Edward Dressel:  10:23
You've undoubtedly made a few of those calls. Tell me how they've gone.

Charles Epstein:  10:27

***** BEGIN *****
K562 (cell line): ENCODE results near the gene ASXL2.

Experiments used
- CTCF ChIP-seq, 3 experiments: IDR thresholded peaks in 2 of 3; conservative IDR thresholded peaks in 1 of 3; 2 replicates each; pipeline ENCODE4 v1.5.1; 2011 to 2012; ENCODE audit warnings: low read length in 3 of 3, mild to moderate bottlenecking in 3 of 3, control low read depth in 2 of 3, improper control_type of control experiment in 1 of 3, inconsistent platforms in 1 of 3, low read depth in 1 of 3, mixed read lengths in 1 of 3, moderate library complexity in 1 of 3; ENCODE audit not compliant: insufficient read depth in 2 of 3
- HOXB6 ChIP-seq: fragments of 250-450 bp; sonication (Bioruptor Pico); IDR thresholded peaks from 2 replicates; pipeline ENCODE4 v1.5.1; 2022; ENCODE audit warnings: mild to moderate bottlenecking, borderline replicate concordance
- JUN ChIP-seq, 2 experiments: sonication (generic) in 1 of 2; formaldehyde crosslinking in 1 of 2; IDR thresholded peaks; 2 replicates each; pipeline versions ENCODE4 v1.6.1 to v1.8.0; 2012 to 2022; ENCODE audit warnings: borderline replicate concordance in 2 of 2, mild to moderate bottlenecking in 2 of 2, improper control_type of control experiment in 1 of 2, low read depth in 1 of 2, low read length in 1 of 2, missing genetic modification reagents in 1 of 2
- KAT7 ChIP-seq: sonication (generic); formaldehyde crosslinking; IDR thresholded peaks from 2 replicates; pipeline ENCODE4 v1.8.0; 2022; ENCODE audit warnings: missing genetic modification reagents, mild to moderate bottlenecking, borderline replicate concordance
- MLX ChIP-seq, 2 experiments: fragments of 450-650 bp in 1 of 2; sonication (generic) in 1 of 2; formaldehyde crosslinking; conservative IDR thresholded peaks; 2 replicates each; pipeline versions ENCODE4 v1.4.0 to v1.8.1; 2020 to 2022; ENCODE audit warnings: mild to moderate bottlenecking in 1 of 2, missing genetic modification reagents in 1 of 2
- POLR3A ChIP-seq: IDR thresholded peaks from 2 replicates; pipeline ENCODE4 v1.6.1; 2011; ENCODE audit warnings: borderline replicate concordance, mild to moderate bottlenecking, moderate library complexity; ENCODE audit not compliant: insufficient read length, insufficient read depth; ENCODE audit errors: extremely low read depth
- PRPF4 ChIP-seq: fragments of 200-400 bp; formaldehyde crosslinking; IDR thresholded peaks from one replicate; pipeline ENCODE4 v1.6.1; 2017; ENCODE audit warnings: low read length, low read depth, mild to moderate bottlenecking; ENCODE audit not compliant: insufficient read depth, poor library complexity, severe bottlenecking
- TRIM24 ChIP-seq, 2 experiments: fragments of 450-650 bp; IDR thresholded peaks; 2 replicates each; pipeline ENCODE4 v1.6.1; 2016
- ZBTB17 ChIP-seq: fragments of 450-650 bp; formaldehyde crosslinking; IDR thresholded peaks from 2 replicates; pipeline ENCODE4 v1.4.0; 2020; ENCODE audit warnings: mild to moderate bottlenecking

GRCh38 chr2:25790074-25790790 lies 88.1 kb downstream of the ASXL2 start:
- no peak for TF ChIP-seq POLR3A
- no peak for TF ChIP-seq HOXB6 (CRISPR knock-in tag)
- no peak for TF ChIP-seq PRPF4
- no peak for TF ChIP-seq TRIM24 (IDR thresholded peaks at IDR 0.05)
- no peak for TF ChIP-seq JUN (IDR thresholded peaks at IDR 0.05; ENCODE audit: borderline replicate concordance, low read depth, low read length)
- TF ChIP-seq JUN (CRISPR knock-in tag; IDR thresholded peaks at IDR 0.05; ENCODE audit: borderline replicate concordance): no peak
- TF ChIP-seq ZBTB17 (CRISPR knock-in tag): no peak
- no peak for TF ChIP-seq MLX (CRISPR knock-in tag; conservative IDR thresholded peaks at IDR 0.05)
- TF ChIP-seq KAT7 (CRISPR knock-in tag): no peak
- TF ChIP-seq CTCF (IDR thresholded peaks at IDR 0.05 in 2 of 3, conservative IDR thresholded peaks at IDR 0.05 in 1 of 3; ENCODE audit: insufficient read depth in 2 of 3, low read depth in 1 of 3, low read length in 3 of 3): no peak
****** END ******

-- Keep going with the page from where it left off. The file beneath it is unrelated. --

Let me tell that the first thing we did was we got her arms around the Pension Protection Program. What I mean by that is,  Congress launched that vote on the original funding going on five weeks ago, might be six, but it was on a Friday. On Saturday I was on the phone with my local banker--and just for background for people on this podcast--I've been the founder of two community banks in my lifetime as a trustee and board member so I understand the banking industry. I got on with the current bank that we have most of our business with and I said, "Tell me what you know about this program." Well, they didn't know a lot. It was on a Saturday. By Monday we had a calculator that would calculate how much money somebody would be eligible for and what's covered if it was a loan or forgiven as a grant. By Wednesday, we had the application and we had a checklist, and we sent that out to every one of our business clients and myself and the team. We got 11 people here. I got on the phone. I educated my employees and called every business client to say, "Did you get this information? Do you understand?" So I'll share a story with you. One business client, a very dear friend of mine. I called him up--he's in manufacturing and has 90 employees--and Ed, he says to me, "I don't need the money." I said "What?"s He said, "I don't need any money. We're doing fine. We got a backlog and we're doing great." I said, "Where are you right now?" He said, "I'm in my office." "In your building? He said, "Yeah."  I said, "Well get off your butt and run to the front door right now." He said "Why?" I said, "Because there's an IRS agent with the checkbook at your door, and he wants to write you a check for $2.5 million to cover your payroll for the next 2.5 months. And if you don't make it to the door, he's going to go to the next door and write that check to your competitors!" He's said,  "What?!" Two days later I get a text message. His name was Steve, and he says, "Thanks so much for educating me on this. We're meeting with our banker in an hour." He got the money in the first round. So that's what I mean about forgetting about the sale and focusing on creating value. So for the 1st 2.5 weeks, that's an example of what we did. Then we have a team of 11 people, and I said If everybody makes 10 calls a day, that's 110 calls in a week. We'll have reached almost 600 people in a month, right? Do the math. So by the third day, we're on our morning positive focus called. And then I have everybody go around and talk about their projects and what they're focusing on. And Krista in our office is really down in the dumpers that that morning--I could see it. So I said, "What's going on?" She said, "You know, I feel so bad." I said, "What happened?" She said, "I haven't been able to make my 10 calls a day." I said, "Well, how many have you have made?" She said, "I've only been able to make three." "Well, tell us about that." She said, "Well, one call lasted 45 minutes. Another one 30 minutes another on 20 minutes." I said, "Do you know the gift that you are right now to people? That they want to just connect with another human being and share whatever's going on with them." And she was like, "Oh, I thought I had to make ten calls." Isn't that funny? People miss the purpose. It's not about making calls it's about taking care of people. So those are some examples.